Even when the aforementioned high-voltage-application-history noise is dominant, i.e., even when the influence of the electric field caused by space charges which are injected from the striped electrode array 16 and trapped at the boundary is greater than the influence of the aforementioned barrier electric field, the space charges accumulated at the boundary between the reading-side photoconductive layer and the striped electrode array are reduced and stabilized, i.e., the aforementioned high-voltage-application-history noise can be reduced, by the preliminary exposure.

Construction of Second Embodiment

FIG. 6 illustrates an outline of the construction of the radiographic imaging system as the second embodiment of the present invention.

The radiographic imaging system 100 of FIG. 6 comprises a solid-state radiographic image detector 110, an electric-field application unit 140, a current detection circuit 150, an irradiation unit 160, and a control unit 170. The solid-state radiographic image detector 110 behaves as an image recording medium. The electric-field application unit 140 applies a predetermined electric field to the solid-state radiographic image detector 110, and is comprised of a switch 142 and a power supply 143. The control unit 170 controls the switch 142, the power supply 143, the current detection circuit 150, and the irradiation unit 160. The power supply 143 is a voltage-variable type power supply which can vary an output voltage according to a voltage control signal C4 supplied from the control unit 170. The current detection circuit 150 detects currents output from the solid-state radiographic image detector 110. The irradiation unit 160 and the control unit 170 have similar constructions to the irradiation unit 60 and the control unit 70 in the first embodiment, respectively.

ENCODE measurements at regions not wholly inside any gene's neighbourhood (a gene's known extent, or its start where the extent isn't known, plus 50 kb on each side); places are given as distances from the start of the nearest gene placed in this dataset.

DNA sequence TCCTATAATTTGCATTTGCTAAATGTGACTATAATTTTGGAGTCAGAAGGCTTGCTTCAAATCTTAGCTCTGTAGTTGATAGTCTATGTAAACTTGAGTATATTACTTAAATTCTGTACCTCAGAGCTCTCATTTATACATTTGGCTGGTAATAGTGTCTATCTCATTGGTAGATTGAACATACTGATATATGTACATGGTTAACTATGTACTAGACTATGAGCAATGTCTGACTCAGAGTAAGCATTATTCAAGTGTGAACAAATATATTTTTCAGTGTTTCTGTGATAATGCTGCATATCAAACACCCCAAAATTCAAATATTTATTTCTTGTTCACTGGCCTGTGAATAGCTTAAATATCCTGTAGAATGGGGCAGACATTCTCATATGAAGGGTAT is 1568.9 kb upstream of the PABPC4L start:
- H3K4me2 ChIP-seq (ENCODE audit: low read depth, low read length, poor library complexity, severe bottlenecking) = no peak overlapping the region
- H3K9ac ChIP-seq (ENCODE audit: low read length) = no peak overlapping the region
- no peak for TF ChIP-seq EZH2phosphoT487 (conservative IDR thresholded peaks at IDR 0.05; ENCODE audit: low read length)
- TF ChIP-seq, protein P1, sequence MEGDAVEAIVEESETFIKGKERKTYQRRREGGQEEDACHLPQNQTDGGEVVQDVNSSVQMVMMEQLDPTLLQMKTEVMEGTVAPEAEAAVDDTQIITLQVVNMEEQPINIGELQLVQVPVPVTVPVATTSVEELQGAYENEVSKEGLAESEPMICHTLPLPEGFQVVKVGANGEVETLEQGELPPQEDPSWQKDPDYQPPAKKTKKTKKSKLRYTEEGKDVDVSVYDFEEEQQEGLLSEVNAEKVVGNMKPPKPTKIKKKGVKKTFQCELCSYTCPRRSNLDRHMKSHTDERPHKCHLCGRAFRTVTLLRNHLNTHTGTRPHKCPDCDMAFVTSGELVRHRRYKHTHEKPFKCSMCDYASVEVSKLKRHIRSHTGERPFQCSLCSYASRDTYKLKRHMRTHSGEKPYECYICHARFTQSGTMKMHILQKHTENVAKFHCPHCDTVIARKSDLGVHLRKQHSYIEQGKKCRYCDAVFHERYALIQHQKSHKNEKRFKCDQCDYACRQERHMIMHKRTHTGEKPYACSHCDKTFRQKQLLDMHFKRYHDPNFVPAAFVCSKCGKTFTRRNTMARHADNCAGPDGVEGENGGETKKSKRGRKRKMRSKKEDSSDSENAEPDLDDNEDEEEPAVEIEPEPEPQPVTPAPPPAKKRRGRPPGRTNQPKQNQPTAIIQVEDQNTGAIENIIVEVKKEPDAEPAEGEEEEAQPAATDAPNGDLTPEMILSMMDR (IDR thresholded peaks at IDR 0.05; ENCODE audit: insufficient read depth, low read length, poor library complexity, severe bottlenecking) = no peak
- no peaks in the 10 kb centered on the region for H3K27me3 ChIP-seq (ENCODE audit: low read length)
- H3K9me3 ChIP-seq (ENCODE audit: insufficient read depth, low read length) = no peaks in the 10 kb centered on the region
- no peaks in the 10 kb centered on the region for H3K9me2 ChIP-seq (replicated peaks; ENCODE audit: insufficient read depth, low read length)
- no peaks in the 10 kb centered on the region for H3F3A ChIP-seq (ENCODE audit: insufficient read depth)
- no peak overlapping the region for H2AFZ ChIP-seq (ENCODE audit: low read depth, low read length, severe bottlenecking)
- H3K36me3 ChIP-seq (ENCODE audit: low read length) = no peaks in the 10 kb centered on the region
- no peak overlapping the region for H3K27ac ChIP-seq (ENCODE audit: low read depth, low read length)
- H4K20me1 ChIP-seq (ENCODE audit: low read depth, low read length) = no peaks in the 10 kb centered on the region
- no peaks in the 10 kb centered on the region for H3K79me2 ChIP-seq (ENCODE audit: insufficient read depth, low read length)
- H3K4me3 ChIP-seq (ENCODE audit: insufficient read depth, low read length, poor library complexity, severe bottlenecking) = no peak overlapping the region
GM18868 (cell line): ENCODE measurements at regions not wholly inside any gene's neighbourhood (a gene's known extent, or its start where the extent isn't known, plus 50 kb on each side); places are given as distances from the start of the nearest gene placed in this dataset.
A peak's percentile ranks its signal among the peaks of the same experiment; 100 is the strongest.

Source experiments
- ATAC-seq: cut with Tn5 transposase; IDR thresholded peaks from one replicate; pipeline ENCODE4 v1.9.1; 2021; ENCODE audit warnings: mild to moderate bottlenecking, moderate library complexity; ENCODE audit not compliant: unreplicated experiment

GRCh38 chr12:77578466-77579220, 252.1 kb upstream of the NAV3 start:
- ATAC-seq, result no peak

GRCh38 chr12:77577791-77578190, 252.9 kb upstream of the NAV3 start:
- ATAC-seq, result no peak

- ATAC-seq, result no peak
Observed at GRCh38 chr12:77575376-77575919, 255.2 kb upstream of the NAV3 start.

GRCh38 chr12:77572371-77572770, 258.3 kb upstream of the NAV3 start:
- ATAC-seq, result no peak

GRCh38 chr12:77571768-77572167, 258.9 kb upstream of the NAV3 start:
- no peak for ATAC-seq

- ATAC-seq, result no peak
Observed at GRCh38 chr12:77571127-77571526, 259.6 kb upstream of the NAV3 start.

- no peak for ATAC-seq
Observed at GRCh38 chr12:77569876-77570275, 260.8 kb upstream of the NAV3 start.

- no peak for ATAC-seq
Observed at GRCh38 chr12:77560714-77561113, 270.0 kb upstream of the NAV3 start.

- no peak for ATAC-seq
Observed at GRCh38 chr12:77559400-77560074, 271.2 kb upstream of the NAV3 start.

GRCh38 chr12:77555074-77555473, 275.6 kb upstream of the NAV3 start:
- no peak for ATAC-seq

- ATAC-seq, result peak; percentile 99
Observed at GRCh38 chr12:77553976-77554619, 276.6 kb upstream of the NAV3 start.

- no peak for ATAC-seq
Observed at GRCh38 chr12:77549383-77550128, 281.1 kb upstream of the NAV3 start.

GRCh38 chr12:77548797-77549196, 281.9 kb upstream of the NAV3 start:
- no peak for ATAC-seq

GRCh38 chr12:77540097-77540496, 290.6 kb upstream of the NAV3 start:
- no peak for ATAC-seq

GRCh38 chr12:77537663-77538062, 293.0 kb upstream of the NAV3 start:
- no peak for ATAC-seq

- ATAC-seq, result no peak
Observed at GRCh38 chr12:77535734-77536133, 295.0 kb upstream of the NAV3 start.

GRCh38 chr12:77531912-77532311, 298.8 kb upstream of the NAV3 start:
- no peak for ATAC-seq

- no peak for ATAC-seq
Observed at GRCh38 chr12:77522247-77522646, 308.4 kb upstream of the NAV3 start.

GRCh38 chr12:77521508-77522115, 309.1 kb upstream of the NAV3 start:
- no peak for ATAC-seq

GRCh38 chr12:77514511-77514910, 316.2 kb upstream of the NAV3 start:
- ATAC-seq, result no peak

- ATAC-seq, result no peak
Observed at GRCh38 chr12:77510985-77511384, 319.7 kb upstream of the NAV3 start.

The current detection circuit 150 comprises a plurality of detection amplifiers 151 corresponding to a plurality of pixels connected to each data line (which is explained later), and each of the plurality of detection amplifiers 151 has a construction of a charge amplifier constituted by a readout amplifier 151 a, an integrating capacitor 151 b, and a reset switch 151 c. Typically, the current detection circuit 150 is integrated with the solid-state radiographic image detector 110.

The solid-state radiographic image detector 110 is a direct-conversion, TFT-readout type image recording medium as disclosed in U.S. Pat. No. 5,648,660, Japanese Unexamined Patent Publication No. 9(1997)-206293, and the like. In the solid-state radiographic image detector 110, a recording-side electrode layer 111, an insulator 112, and a photoconductive layer 113 are formed in this order, where the recording-side electrode layer 111 is transparent to X rays, and the photoconductive layer 113 is made of a-Se or the like, and generates charges, i.e., exhibits conductivity, when X rays enter the photoconductive layer 113. In addition, between the photoconductive layer 113 and a support 118, a plurality of detection elements are two-dimensionally arranged in the directions of rows (lines) and columns, and each of the plurality of detection elements comprises a charge collection electrode 114, a signal accumulation capacitor 115, and a thin-film transistor (TFT) 116. The charge collection electrode 114 collects latent-image charges generated in the photoconductive layer 113. The signal accumulation capacitor 115 stores the latent-image charges collected by the charge collection electrode 114. Further, a thin-film transistor (TFT) 116 is provided for reading out the latent-image charges stored in each signal accumulation capacitor 115. The TFT 116 corresponding to each signal accumulation capacitor 115 can be considered to be an additional constituent of the detection element.

The recording-side electrode layer 111 is connected to a positive electrode of the power supply 143 through the switch 142. Each charge collection electrode 114 is connected to one of the two electrodes of the corresponding signal accumulation capacitor 115 and a source terminal S of the corresponding TFT 116, and the other electrode of the signal accumulation capacitor 115 is commonly connected to a common ground electrode of the solid-state radiographic image detector 110. In addition, a blocking layer 117 is arranged between each charge collection electrode 114 and the photoconductive layer 113.